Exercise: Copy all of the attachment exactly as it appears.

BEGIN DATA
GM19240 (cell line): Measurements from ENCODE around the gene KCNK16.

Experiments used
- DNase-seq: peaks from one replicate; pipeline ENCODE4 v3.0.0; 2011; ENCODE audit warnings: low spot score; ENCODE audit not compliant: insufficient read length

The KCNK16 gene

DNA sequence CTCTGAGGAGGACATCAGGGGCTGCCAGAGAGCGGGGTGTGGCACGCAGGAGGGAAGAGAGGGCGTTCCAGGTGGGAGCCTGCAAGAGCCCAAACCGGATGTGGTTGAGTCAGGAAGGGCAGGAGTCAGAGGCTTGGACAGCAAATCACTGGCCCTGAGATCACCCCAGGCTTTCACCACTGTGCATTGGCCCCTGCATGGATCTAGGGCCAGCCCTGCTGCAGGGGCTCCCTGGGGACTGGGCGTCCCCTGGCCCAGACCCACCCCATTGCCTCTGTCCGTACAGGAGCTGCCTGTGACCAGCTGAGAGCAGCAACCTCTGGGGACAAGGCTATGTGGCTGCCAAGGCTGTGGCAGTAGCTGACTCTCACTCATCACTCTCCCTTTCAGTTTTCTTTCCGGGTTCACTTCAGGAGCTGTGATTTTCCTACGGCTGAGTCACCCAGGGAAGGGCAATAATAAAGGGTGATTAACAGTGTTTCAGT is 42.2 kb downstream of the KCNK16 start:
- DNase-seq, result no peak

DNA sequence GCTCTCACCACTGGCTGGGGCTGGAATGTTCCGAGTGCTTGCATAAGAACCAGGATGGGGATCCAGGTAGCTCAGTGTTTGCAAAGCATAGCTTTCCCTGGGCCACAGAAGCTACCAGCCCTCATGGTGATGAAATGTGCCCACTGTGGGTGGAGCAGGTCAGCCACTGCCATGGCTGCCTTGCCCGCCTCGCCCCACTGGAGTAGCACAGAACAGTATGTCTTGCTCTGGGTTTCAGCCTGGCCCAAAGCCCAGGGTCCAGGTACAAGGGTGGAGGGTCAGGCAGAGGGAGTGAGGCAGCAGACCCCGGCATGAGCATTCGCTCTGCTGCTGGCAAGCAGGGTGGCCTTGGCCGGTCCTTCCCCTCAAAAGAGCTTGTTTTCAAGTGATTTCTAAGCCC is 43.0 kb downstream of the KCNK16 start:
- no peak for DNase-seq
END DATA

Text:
GM19240 (cell line): Measurements from ENCODE around the gene KCNK16.

Experiments used
- DNase-seq: peaks from one replicate; pipeline ENCODE4 v3.0.0; 2011; ENCODE audit warnings: low spot score; ENCODE audit not compliant: insufficient read length

The KCNK16 gene

DNA sequence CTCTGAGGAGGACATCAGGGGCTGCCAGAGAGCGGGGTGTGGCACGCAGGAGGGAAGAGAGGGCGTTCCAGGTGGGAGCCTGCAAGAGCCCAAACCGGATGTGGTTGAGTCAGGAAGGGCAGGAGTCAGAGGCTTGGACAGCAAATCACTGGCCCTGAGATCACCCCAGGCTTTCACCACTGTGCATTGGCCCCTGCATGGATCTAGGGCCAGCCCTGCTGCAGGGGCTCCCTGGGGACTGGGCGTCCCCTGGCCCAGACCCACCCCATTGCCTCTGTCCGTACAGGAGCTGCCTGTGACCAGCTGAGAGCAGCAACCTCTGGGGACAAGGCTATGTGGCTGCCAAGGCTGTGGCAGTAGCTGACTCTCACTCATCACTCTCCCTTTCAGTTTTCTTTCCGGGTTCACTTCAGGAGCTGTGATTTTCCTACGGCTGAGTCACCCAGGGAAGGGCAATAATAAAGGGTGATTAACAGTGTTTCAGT is 42.2 kb downstream of the KCNK16 start:
- DNase-seq, result no peak

DNA sequence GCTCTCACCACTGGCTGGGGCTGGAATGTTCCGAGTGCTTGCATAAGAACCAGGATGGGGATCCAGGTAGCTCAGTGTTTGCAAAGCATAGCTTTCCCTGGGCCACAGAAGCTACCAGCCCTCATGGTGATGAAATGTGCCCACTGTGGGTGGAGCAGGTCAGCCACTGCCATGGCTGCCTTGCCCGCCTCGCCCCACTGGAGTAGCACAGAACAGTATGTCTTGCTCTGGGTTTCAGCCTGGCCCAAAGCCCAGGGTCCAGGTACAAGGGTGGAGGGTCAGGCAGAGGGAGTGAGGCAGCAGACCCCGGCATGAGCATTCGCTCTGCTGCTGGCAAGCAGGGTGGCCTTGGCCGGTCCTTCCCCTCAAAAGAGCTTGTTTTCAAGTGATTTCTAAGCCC is 43.0 kb downstream of the KCNK16 start:
- no peak for DNase-seq